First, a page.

Where physical job boards and newspaper classifieds once guided job searches, today’s digital-first world demands that both employers and employees leverage website, apps, and digital platforms to find the most qualified candidates and lucrative jobs.

The trouble is, the Internet is flooded with job sites, so where do you go to post a job or search for the next chapter of your career?

While most industries have niche job posting sites that do a good job of aligning employers with potential employees and vice-versa, there are well-vetted umbrella platforms that serve both side of the business aisle well.

You’ll want to do a little prep work before you start applying to or posting jobs (here are some great tips for candidates, and here are some for employers). Once your resume or posting is polished, however, dig in to these nine sites for a world of opportunities—whatever your skill set or needs may be.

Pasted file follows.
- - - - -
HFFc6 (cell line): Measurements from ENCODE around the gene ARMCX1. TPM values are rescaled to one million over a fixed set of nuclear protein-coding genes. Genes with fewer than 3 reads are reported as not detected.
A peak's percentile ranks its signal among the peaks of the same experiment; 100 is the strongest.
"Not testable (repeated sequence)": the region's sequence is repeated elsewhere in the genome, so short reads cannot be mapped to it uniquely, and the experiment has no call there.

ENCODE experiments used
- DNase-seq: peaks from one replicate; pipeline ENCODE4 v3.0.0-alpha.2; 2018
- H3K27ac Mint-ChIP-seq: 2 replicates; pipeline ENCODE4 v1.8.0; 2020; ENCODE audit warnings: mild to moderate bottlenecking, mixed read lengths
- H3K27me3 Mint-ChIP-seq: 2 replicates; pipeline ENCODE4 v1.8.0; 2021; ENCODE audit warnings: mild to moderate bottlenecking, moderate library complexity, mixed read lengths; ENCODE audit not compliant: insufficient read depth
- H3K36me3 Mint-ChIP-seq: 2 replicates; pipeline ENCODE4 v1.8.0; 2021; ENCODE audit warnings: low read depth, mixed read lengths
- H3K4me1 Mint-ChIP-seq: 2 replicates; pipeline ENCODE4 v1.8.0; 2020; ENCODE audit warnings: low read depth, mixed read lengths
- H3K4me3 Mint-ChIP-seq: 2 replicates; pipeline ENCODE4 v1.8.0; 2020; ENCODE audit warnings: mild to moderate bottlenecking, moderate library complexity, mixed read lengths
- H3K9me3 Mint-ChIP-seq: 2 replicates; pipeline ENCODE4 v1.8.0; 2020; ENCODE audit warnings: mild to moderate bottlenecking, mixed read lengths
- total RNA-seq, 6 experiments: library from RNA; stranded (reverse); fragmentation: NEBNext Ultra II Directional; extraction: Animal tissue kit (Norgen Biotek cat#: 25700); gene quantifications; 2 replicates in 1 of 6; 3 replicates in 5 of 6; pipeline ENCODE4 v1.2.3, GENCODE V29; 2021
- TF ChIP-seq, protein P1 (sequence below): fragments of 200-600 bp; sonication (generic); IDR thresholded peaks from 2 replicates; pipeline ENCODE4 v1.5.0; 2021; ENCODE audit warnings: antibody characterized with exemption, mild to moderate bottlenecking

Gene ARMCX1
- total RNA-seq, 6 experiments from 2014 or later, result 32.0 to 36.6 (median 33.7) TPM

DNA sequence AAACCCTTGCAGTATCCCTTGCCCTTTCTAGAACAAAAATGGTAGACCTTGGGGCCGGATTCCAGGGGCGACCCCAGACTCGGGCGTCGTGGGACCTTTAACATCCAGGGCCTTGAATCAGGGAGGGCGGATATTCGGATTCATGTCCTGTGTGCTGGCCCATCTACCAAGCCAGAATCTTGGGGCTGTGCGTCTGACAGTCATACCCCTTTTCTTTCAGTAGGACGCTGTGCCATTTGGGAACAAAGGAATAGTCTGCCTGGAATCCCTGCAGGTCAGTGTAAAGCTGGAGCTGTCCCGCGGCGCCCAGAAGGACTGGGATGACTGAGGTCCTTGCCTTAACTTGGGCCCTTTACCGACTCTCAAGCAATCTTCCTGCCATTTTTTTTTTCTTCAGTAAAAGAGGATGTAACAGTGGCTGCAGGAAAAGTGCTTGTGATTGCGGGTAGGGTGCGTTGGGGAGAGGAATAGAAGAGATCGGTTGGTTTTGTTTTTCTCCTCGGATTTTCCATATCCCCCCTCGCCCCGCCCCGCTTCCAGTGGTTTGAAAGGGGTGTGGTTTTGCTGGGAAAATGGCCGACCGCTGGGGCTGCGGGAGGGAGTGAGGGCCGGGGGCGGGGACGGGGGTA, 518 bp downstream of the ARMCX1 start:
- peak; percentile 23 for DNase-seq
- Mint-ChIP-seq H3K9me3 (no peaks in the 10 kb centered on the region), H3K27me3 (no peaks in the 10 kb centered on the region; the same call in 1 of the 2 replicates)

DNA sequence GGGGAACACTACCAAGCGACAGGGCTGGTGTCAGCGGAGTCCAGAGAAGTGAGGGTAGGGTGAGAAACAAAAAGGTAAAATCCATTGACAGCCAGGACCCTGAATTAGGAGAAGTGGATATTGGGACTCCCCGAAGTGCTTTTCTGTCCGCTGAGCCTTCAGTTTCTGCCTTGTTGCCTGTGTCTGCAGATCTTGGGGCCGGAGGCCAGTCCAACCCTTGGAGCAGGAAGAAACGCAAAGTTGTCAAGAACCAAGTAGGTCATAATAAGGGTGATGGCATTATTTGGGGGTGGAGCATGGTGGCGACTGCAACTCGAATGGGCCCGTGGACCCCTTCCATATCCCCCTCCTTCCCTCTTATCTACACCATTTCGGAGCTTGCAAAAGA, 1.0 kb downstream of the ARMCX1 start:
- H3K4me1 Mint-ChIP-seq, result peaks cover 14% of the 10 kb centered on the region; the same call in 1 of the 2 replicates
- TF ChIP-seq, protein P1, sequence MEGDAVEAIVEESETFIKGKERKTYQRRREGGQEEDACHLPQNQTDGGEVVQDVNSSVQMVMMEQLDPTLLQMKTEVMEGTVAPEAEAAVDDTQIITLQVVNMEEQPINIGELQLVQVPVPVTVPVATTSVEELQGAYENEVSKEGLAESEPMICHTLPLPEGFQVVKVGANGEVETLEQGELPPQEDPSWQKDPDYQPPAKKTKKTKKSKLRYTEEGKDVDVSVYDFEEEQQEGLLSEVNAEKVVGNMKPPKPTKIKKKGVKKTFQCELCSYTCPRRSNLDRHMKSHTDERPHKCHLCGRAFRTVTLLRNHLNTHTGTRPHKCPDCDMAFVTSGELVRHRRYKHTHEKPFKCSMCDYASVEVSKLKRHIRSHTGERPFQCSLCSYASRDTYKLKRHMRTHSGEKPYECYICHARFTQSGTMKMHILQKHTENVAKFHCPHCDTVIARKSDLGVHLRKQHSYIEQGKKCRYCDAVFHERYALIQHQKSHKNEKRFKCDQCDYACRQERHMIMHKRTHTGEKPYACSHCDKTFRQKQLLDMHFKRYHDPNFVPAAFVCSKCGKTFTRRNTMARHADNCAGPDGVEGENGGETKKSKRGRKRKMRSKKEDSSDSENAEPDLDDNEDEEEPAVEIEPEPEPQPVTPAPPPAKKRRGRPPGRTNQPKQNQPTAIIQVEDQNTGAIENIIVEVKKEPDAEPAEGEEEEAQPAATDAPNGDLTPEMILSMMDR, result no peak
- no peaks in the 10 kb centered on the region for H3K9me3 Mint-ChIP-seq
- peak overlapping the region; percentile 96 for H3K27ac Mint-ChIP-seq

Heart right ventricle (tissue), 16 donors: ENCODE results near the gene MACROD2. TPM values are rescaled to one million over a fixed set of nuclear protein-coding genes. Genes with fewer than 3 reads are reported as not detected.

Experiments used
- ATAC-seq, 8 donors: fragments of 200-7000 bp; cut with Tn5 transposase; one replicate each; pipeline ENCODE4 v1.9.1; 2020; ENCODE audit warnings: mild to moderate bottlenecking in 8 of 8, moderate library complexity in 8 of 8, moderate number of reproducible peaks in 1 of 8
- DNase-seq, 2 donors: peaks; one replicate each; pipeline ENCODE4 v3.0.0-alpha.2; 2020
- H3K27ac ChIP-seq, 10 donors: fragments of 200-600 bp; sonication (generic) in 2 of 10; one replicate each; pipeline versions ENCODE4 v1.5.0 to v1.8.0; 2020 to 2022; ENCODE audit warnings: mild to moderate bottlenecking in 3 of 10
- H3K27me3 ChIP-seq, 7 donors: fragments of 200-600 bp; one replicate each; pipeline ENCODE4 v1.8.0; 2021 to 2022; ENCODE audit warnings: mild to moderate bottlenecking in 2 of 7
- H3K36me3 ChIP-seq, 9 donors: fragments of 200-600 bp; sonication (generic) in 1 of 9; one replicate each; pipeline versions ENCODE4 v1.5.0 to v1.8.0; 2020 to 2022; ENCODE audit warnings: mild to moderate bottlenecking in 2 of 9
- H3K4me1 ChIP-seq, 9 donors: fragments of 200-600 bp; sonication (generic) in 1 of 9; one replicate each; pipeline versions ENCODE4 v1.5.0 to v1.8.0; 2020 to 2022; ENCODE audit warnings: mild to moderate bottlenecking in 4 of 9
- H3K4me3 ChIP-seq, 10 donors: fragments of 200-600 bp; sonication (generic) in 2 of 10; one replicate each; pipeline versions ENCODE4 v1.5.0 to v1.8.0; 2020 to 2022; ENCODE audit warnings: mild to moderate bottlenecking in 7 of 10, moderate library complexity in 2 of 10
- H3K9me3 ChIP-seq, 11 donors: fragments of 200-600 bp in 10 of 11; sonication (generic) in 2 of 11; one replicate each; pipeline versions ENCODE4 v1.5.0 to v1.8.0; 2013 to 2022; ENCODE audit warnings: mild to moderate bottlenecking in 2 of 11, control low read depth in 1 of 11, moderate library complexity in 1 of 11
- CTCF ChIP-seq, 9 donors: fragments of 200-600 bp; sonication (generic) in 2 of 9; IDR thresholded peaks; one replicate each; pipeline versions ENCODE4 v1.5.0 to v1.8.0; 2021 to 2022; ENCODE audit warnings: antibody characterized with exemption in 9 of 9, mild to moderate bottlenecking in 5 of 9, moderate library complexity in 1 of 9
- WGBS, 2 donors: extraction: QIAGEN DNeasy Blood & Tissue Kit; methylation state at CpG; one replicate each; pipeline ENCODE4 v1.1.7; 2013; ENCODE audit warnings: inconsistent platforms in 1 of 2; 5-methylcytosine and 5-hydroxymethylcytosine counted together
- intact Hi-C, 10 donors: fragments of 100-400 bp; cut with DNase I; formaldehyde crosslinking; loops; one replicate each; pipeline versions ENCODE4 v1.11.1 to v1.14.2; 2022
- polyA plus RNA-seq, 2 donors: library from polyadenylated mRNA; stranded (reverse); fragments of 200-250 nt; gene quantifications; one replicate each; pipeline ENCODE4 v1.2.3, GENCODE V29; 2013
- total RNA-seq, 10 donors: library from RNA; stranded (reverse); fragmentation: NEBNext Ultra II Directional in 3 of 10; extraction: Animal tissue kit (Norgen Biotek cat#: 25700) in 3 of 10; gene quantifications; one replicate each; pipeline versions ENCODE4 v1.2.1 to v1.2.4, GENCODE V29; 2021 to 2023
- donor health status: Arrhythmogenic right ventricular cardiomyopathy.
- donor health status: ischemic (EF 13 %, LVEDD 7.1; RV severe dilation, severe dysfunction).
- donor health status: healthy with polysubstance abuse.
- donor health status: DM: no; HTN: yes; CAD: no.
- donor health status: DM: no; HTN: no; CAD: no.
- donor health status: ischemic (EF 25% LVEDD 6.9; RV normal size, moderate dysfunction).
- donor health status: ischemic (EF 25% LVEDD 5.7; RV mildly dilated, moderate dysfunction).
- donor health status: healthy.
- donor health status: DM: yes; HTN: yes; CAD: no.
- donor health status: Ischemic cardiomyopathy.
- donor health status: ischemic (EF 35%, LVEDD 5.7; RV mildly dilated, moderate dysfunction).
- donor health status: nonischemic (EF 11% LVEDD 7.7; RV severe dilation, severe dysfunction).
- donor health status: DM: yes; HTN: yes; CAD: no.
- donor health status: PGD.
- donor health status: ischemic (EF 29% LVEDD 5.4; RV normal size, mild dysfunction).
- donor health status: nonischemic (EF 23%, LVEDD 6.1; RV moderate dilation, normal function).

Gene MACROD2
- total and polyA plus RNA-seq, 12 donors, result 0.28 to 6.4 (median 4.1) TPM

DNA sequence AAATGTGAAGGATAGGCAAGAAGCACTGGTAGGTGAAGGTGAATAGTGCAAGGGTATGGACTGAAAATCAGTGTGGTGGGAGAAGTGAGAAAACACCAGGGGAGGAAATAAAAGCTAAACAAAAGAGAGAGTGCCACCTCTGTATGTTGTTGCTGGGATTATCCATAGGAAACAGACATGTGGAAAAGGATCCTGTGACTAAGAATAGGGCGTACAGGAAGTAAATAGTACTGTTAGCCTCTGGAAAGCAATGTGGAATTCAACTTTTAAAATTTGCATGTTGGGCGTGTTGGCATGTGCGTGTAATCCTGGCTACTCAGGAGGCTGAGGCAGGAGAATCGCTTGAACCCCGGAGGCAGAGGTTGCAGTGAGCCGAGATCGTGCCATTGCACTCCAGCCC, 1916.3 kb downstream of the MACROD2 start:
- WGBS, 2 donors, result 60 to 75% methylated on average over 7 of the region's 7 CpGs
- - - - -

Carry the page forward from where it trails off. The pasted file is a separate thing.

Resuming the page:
1. Indeed

Why we like it for candidates: Indeed is something like the Google of job search sites—the interface is incredibly clean and straightforward, never suffering from a glut of ads. Search by any keyword you like, as well as location—even upload your own resume so that Indeed employers can find you easily. The site seems more geared toward the candidate; mobile-friendly applications and “quick apply” options for candidates with uploaded resumes make the job hunt a snap.